Tens of thousands of soldiers went 'over the top' at 7.30am on 1 July 1916 on the first day of the Battle of the Somme. Nearly 20,000 British soldiers died that day, which looms large in the collective national memory of the First World War.
The ferocious offensive drew upon Britain's imperial forces, and was the platform for the bloody debut of civilian volunteers who had besieged British recruitment halls in 1914. Among those who amassed in readiness for battle were two individuals who weren't there to fight, yet they were profoundly influential in shaping our vision of the conflict. Cameramen Geoffrey Malins and John McDowell were there to record footage that became the cinematic sensation, Battle of the Somme. This feature film has shaped how we imagine the First World War. It blazed a trail for cinema's subsequent obsession with fictional war movies.
Moy & Bastie 35mm cinecamera
Moy & Bastie 35mm cinecamera of the type used by British Official cinematographers during the First World War, including Lieutenant Geoffrey Malins.
At the turn of the twentieth century, short films were a fairground novelty. Their popularity paved the way for purpose-built cinemas, but the 'movies' remained largely the preserve of the working class. But with the onset of war, what had seemed faddish now gained traction. Craving news from the fighting fronts, British audiences flocked to the cinema for a sense of immediacy that no newspaper report, photograph or illustration could rival. Cinema-going became more acceptable and, across the social spectrum, people warmed to the narrative-driven perspective that film offered.
The Battle of the Somme was, in some ways, a surprise to both its makers and its audience. When Malins was dispatched to the Western Front in November 1915, he was charged with shooting footage for use in short newsreels. Neither the War Office nor Malins's cinema trade employers expected a feature film. In late June 1916, Malins was joined by McDowell, and together they turned their cameras towards the British Army gearing up for, and then launching, the largest battle it had ever fought. When their reels arrived in London, the decision was made to present the silent footage as a feature film, often accompanied by an unexpectedly jaunty score played by musicians in cinemas.
Lieutenant Geoffrey Malins
Lieutenant Geoffrey Malins filming the preliminary bombardment of the Big Push, 1 July 1916.
The finished film had an extraordinary impact. Released in August 1916, audiences were stunned by the feeling that they had witnessed the battle for themselves. The feature starts with the build up to the battle. Mountains of munitions and thousands of men deluge the frontline in readiness. German defences are smashed by British guns. Yet to give these real scenes a coherent narrative, the film needed climactic images of men going 'over the top'. Unable to capture this crucial moment because they were loaded down with cumbersome equipment, the cameramen resorted to fakery. They staged troops leaping over their trench parapet and stepping through barbed wire before disappearing into a smokescreen.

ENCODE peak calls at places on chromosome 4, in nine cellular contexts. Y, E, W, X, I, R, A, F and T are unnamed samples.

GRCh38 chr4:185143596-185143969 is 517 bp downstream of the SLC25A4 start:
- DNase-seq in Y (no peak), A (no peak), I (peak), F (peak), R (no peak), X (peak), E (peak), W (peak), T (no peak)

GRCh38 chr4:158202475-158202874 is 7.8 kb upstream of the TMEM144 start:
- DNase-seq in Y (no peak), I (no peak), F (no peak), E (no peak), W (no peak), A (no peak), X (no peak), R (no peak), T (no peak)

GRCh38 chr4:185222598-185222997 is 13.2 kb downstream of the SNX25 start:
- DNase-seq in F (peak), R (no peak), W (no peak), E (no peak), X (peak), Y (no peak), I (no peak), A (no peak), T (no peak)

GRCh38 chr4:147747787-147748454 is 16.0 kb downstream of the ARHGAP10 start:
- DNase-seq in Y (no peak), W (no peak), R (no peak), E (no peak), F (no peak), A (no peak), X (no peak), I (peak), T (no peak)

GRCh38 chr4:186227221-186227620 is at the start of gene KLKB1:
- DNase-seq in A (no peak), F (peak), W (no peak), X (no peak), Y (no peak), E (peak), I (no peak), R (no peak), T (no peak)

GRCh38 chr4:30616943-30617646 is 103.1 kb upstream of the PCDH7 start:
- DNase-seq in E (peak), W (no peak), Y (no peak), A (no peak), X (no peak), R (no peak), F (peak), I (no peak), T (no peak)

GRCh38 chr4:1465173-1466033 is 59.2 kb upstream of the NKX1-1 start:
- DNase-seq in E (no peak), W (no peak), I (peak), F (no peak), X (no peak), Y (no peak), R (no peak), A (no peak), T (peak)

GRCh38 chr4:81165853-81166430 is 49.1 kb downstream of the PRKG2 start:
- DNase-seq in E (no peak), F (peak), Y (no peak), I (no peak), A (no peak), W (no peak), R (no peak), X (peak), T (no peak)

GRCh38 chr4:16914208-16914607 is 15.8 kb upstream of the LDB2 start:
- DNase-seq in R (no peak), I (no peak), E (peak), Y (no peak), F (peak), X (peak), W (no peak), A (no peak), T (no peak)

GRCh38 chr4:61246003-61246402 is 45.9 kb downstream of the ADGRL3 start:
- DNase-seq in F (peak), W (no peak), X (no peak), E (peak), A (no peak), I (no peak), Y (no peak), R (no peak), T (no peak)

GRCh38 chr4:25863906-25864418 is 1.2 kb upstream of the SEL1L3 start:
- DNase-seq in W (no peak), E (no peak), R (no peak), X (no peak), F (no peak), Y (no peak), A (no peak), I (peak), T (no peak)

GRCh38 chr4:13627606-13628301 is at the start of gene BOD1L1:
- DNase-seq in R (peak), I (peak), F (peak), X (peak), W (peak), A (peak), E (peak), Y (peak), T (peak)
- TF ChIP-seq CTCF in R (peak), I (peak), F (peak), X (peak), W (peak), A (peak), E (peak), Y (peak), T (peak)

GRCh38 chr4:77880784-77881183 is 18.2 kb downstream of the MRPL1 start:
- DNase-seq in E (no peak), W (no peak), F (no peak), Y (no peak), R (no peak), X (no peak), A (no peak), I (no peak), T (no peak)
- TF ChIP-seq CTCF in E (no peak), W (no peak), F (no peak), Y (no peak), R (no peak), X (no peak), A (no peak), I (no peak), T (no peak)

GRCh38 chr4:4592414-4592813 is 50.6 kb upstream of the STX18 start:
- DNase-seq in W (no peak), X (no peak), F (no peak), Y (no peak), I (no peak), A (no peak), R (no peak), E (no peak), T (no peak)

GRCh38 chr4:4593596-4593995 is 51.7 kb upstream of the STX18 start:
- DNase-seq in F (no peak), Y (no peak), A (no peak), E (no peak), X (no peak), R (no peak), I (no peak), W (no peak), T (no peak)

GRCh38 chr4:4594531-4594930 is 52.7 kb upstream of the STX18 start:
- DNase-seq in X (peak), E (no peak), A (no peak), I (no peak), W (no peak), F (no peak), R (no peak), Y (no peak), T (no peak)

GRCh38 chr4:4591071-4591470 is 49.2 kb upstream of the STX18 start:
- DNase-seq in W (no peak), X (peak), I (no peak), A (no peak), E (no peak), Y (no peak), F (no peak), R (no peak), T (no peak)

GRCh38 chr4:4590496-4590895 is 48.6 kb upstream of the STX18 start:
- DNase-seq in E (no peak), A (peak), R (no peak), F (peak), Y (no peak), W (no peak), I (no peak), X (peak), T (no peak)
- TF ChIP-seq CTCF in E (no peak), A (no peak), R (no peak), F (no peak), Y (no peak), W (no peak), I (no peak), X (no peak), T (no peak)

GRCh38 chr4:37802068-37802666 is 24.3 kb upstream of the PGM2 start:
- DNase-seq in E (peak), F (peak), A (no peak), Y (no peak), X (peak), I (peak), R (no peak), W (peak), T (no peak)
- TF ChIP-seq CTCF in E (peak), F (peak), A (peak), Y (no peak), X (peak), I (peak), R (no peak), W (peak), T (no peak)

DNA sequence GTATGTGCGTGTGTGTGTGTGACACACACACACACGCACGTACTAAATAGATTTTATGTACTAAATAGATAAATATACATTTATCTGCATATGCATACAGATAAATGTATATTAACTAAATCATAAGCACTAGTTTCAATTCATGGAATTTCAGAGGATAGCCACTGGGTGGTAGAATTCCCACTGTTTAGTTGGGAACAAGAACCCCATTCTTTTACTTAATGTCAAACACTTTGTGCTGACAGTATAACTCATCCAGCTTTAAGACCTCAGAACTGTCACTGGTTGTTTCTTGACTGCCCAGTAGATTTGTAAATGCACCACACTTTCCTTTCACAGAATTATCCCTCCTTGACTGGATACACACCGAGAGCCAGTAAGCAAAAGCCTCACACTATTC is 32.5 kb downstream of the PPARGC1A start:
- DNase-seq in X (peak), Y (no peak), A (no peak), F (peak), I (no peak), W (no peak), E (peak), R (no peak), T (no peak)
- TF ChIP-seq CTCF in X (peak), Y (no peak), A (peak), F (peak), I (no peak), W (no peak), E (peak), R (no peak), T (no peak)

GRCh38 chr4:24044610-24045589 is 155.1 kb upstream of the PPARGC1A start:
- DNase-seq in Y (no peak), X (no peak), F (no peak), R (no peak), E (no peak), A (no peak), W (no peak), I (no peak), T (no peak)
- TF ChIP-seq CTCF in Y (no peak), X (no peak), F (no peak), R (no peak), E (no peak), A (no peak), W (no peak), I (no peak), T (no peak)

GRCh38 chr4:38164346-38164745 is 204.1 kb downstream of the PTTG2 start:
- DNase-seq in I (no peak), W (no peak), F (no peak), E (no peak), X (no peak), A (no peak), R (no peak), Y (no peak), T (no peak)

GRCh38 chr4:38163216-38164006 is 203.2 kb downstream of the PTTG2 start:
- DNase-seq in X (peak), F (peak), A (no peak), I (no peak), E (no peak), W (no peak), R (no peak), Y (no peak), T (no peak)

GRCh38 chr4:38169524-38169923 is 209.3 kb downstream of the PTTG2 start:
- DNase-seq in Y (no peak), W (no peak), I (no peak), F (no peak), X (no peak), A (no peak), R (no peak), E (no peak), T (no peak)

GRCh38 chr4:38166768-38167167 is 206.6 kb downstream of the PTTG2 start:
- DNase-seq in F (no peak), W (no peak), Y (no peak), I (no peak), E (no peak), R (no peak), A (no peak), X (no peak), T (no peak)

These shots had a tremendous effect in 1916, with cinema audiences cheering the men going into battle. One woman was heard to cry out, 'Oh God, they're dead!' at the sight of "deaths" played out for the camera alongside unflinching real shots of the dead and wounded. Some were appalled at the exhibition of images of the dead in cinemas, a place of entertainment.
Still from the film 'The Battle of the Somme'
Still from the film "The Battle of the Somme" showing a British soldier carrying a wounded comrade back from the front line. The image is part of a sequence introduced by a caption reading "British Tommies rescuing a comrade under shell fire. (This man died 30 minutes after reaching the trenches)". The scene is generally accepted as having been filmed on the first day of the Battle of the Somme, 1 July 1916. This image, and the film sequence from which it is derived, has been widely published to evoke the experience of trench warfare, the heroism and suffering of the ordinary soldier, and the huge casualties sustained by the British Army during the initial assault on German lines. In spite of considerable research, the identity of the rescuer remains unconfirmed. The casualty appears to be wearing the shoulder flash of 29th Division.
Watched closely, the staged shot of men going 'over the top' gives itself away. It is believed to have been filmed at a mortar school near St Pol at some point between 12 and 19 July. This timeframe suggests that the cameramen shot material that they either couldn't capture previously or which they had filmed but with poor results, to incorporate into the final edit. When going 'over the top', the men leap into action without the weighty packs that real attacking soldiers had to carry. One man drops 'dead' in front of the barbed wire – and proceeds to cross his legs to get comfortable on the ground.
Most telling of all is the camera position. Had Malins or McDowell been filming like this in a frontline trench for real, they would have been in considerable danger from German fire. Most of the audience would have had no reason to doubt the footage's authenticity and very few would have realised they were watching a reconstruction.
Invitation to the film 'The Battle of the Somme'
Invitation card to a screening of the film 'Battle of the Somme', at the Scala Theatre, Charlotte Street, London, August 1916.
The Battle of the Somme's imagery has become representative of the conflict as a whole, and paved the way for what we might think of as a 'war film' – a fictional reconstruction of a real conflict. The tension between dramatic effect and recording the 'reality' of war has confronted filmmakers ever since, in creating both feature films and documentaries.